This past Saturday, July 15, 2017, I completed the Holland 100 for the third year in a row. Strangely, I think this was the hardest of all of the years. More about that later. Here are my notes to self as I think about future rides.
The Holland 100 is meant as a fun ride where people can choose 18, 35, 67, and 100 mile routes. One of the unique aspects of this ride is that all routes include a pancake breakfast at East Saugatuck Christian Reformed Church. Here is a copy of the route as captured by my Apple Watch:
I started the day by eating 2 sausage, egg, and cheese burritos that we made up at home. We then headed out to the Herman Miller Greenhouse facility. I started my ride at 7:30am. The first 30 miles felt great. I was keeping a steady pace at around 15 miles per hour and the weather was sunny and in the 60's. I skipped the first rest stop, 11 miles in, since I felt so good. This meant that I was committed to a 32 mile loop before returning to the same rest stop.
I started feeling tired at 40 miles and made a point to stop for refreshments and to rest my legs. I parked my bike and found some grapes and blueberries to eat. I also topped off my water bottles with water and Gatorade. To my surprise my family came running toward me. They tracked me down using the Find my Friends app on our iPhone and brought be a large half-cut iced tea from McDonalds along with an sausage mcmuffin. This was a huge boost to my spirits and meant that I wouldn't need to spend much time at the pancake breakfast stop. I continued on for the next 20 miles and felt challenged by the hills. My pace started to slow down. I stopped at Saugatuck Church and grabbed a cup of dark roast coffee and some watermelon. Once again, I topped off my water bottles. I had started the day with 2 bottles filled with fresh sweet tea. My thighs were feeling incredibly tight at this point so I took time to stretch which helped quite a bit.
I got back on the bike and the ride became more challenging as much of it was going into the wind. Mentally, I was feeling pretty down and wanted to give up so I put in some headphones to start listening to podcasts as a diversion. As I listened, which helped a lot, I then found myself looking at my bike computer every 30 seconds and getting discouraged that it didn't show more progress. I made a deal with myself to only look at the screen when I reached intersections. This gave me a boost of actually seeing progress when I did look at the screen. While all this was going on the sun was out in full force and I found myself fighting a headache and needing to drink many liquids. I took time to drink my slow release corn starch, water, Gatorade, salt mixture. It is a bit disgusting to look at, but seems to help fuel me well. I ended up only drinking 16 ounces out of a 32 ounce bottle.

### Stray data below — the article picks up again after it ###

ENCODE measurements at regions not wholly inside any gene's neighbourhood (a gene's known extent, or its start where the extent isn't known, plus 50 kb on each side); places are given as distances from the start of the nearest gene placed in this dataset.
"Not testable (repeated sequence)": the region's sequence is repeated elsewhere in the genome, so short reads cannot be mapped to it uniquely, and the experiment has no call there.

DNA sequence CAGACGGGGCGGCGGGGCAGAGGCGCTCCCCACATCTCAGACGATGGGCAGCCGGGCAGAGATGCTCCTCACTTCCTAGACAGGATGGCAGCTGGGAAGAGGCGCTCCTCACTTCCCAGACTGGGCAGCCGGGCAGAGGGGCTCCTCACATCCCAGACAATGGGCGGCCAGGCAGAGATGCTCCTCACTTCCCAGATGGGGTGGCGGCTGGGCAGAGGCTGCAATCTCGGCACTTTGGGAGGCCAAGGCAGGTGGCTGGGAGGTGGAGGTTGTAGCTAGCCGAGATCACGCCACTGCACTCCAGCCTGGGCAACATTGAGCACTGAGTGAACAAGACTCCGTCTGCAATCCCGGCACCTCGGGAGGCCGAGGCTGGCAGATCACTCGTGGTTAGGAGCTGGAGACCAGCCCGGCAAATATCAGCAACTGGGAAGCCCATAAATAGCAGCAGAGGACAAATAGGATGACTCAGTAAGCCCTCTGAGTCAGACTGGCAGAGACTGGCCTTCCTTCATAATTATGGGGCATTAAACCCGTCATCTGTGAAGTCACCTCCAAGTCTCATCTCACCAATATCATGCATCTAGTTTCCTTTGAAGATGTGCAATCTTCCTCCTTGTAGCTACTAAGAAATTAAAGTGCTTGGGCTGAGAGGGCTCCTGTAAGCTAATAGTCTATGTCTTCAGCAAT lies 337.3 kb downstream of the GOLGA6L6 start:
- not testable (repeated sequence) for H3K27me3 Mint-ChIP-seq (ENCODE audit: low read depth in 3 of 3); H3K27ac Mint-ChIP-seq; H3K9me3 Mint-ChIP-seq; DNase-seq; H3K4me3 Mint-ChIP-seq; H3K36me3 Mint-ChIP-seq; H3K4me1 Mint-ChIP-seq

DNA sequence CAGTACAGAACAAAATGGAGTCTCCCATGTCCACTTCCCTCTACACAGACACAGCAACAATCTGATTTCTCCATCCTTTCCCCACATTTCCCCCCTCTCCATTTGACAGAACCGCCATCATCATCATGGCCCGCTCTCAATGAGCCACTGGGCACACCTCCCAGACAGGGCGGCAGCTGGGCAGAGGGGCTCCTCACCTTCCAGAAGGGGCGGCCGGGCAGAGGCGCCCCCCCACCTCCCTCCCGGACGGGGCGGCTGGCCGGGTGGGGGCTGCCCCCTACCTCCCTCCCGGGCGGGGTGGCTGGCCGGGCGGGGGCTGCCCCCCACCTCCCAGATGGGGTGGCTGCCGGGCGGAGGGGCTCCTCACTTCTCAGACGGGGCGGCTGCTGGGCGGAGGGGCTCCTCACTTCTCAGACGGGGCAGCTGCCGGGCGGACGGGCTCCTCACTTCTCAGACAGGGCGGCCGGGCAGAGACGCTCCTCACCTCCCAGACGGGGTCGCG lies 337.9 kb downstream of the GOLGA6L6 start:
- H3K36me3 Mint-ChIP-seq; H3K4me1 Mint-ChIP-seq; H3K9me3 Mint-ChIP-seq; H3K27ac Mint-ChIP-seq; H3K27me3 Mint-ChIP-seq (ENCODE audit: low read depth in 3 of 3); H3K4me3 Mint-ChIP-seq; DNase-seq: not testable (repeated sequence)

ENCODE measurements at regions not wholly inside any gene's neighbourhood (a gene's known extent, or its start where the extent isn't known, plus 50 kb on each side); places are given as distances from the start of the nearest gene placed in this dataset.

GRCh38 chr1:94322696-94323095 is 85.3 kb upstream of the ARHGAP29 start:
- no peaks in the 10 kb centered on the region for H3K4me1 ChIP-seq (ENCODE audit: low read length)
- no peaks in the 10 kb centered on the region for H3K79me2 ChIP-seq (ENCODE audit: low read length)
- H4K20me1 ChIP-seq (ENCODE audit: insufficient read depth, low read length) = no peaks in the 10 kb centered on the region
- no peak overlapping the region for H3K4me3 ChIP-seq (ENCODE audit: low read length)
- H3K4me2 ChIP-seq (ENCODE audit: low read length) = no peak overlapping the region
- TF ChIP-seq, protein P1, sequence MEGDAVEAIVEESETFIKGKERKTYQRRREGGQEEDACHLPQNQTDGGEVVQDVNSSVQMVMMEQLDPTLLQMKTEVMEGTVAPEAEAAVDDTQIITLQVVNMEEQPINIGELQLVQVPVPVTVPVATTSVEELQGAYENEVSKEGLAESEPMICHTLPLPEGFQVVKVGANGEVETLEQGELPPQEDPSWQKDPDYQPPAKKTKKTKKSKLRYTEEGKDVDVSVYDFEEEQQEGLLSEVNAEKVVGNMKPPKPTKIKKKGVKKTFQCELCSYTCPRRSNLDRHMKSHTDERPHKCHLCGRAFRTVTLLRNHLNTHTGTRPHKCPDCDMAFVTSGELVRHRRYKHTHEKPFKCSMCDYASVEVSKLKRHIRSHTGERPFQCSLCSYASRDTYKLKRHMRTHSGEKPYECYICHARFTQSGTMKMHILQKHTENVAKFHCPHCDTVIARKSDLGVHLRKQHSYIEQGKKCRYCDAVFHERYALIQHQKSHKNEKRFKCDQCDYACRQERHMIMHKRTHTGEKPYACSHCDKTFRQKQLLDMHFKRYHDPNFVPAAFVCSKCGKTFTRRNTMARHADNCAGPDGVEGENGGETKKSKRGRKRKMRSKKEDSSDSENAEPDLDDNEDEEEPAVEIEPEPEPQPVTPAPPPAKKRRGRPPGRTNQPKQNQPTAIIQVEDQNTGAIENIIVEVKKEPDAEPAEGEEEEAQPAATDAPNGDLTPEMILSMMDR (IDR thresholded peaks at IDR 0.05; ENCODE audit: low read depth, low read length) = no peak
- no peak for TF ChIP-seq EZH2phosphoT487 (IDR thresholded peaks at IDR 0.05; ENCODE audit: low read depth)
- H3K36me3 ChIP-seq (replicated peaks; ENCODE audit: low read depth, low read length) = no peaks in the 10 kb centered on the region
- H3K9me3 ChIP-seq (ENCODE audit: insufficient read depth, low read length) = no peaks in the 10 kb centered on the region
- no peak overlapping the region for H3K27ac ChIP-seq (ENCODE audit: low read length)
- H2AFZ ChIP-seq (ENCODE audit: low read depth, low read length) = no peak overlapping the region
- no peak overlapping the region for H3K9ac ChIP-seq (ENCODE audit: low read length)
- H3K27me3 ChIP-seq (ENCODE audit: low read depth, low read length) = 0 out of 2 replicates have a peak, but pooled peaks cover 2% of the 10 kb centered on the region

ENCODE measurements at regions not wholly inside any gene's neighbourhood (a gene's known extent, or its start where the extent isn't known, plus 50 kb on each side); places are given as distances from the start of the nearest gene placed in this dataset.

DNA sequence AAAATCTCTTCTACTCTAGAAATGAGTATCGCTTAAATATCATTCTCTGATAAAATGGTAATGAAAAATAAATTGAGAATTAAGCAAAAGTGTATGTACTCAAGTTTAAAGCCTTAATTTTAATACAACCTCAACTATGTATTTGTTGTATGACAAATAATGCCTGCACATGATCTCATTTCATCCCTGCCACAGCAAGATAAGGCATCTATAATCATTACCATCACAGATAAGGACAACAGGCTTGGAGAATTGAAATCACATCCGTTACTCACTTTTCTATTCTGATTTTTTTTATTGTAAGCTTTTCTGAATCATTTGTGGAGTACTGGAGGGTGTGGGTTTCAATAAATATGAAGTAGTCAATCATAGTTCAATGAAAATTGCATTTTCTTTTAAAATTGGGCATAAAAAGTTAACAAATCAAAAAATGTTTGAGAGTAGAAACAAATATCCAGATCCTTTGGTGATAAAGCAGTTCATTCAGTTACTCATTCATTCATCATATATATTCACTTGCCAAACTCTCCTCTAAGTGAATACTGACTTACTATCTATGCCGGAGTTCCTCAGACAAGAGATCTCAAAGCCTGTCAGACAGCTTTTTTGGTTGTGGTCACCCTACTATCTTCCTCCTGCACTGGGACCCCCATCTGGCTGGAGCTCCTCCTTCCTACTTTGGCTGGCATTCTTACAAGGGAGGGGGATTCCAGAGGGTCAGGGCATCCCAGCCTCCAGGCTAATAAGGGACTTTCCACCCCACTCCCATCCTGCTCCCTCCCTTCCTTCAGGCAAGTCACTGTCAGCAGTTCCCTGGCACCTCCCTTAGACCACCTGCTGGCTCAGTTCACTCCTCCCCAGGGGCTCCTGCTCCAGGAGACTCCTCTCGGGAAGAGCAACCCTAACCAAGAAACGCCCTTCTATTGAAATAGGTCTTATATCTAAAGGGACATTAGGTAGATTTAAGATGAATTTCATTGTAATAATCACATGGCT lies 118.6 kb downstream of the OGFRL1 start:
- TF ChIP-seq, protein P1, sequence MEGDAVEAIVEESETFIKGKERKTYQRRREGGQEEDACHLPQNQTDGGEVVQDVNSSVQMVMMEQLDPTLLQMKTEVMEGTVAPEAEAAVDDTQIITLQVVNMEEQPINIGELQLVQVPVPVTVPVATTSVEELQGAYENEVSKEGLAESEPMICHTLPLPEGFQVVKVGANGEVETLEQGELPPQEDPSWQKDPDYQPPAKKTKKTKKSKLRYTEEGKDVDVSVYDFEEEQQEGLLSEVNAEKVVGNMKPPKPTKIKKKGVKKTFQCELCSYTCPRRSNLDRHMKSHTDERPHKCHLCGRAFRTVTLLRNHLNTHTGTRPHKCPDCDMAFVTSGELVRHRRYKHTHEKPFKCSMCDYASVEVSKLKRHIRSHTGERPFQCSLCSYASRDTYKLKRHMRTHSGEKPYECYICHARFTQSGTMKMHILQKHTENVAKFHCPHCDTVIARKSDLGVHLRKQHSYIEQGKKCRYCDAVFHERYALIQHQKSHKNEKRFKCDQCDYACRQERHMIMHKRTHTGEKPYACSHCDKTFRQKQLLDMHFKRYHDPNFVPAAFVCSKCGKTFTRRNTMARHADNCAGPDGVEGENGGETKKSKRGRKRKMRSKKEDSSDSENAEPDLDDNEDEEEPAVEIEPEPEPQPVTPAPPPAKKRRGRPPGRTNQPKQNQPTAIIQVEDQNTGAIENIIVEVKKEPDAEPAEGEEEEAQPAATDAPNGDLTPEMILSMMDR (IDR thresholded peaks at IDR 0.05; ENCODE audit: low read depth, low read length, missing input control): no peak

The rest of the ride was more of the same: tight legs, headache, sun, drinking liquids, sore rear, and needing to stand up on the bike frequently. I stopped at the Fenn Valley Winery rest stop (mile 78) and topped off my water bottles, drank some pure maple syrup I had brought with, drank more of my corn starch mixture, and ate many grapes and blueberries. I also took time to do more stretches. From here it was only 8 miles to the last stop where I had promised to stop by and see Tim from Rock and Road Cycle. I had him take a picture of me holding a water bottle from Joel Krause. Joel is the one who taught me, 3 years ago, how to do road riding and how to train for long distance cycling events. Sadly, he passed away this year and I'm thankful that his wife, Karlene, allowed me to use one of his bottles in his memory. I shared this story with Tim while he took my picture and it made me weep. I skipped grabbing food at this stop in order to push to the end.
My family tracked me down shortly after this stop and yelled words of encouragement. This helped me get through the final miles which also included numb toes and a blister in the webbing area of my hand between the thumb and index finger. I finished the ride at 4pm. It was a long day where I faced many mental and physical challenges. What would I do differently for the future?
- Make sure to stay on my bike multiple times a week prior to the ride
- Get a long ride of 75 miles or more 2 weeks prior to the Holland 100
- Don't bring extra food (just maple syrup and my corn syrup mix)
Training was hard this year because we were gone over a couple of weekends prior to the Holland 100. I did bring my bike on one of the trips and got in 30 miles of hill training on gravel but this didn't make up for just getting a lot of hours on the bike. In general, my training for these rides starts with 20 miles one week and increments up by 10-20 miles per week until I get to 75 miles. This year my longest ride was 65 miles. I also try to do as much commuting by bike as possible to keep active. I'll need to stay focused until the end if I don't want to fight the same mental and physical battles during the ride. Either way, I do these challenges because they are hard and it is very possible that I won't be able to complete them.
Believe it or not, I can't wait to get back on the bike.